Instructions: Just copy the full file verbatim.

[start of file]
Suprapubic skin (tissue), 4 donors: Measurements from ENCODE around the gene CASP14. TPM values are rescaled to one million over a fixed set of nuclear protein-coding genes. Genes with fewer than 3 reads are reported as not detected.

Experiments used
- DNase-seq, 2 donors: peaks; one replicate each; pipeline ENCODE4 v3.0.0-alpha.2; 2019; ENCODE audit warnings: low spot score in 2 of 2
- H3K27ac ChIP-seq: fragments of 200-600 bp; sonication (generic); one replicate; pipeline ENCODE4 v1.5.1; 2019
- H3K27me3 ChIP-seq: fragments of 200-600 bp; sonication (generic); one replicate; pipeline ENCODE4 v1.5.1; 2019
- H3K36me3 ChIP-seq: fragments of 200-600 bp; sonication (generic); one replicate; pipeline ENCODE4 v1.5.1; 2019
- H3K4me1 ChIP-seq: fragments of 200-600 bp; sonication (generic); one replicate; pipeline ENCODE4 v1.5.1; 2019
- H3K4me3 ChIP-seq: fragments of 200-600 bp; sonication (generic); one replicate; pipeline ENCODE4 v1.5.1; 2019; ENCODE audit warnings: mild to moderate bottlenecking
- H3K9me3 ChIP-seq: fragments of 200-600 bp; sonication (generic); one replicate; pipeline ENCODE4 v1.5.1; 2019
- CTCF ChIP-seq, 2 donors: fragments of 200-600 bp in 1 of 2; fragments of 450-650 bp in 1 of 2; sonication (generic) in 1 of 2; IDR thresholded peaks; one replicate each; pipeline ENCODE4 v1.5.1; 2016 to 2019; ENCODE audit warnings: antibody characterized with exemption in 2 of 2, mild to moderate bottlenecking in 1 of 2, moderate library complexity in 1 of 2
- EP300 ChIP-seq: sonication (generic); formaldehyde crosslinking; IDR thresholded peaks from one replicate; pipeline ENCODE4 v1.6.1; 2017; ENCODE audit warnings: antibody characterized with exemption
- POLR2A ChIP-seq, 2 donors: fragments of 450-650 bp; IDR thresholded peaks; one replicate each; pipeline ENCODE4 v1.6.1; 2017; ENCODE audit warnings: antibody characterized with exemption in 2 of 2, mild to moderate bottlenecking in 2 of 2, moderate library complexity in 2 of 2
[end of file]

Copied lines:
Suprapubic skin (tissue), 4 donors: Measurements from ENCODE around the gene CASP14. TPM values are rescaled to one million over a fixed set of nuclear protein-coding genes. Genes with fewer than 3 reads are reported as not detected.

Experiments used
- DNase-seq, 2 donors: peaks; one replicate each; pipeline ENCODE4 v3.0.0-alpha.2; 2019; ENCODE audit warnings: low spot score in 2 of 2
- H3K27ac ChIP-seq: fragments of 200-600 bp; sonication (generic); one replicate; pipeline ENCODE4 v1.5.1; 2019
- H3K27me3 ChIP-seq: fragments of 200-600 bp; sonication (generic); one replicate; pipeline ENCODE4 v1.5.1; 2019
- H3K36me3 ChIP-seq: fragments of 200-600 bp; sonication (generic); one replicate; pipeline ENCODE4 v1.5.1; 2019
- H3K4me1 ChIP-seq: fragments of 200-600 bp; sonication (generic); one replicate; pipeline ENCODE4 v1.5.1; 2019
- H3K4me3 ChIP-seq: fragments of 200-600 bp; sonication (generic); one replicate; pipeline ENCODE4 v1.5.1; 2019; ENCODE audit warnings: mild to moderate bottlenecking
- H3K9me3 ChIP-seq: fragments of 200-600 bp; sonication (generic); one replicate; pipeline ENCODE4 v1.5.1; 2019
- CTCF ChIP-seq, 2 donors: fragments of 200-600 bp in 1 of 2; fragments of 450-650 bp in 1 of 2; sonication (generic) in 1 of 2; IDR thresholded peaks; one replicate each; pipeline ENCODE4 v1.5.1; 2016 to 2019; ENCODE audit warnings: antibody characterized with exemption in 2 of 2, mild to moderate bottlenecking in 1 of 2, moderate library complexity in 1 of 2
- EP300 ChIP-seq: sonication (generic); formaldehyde crosslinking; IDR thresholded peaks from one replicate; pipeline ENCODE4 v1.6.1; 2017; ENCODE audit warnings: antibody characterized with exemption
- POLR2A ChIP-seq, 2 donors: fragments of 450-650 bp; IDR thresholded peaks; one replicate each; pipeline ENCODE4 v1.6.1; 2017; ENCODE audit warnings: antibody characterized with exemption in 2 of 2, mild to moderate bottlenecking in 2 of 2, moderate library complexity in 2 of 2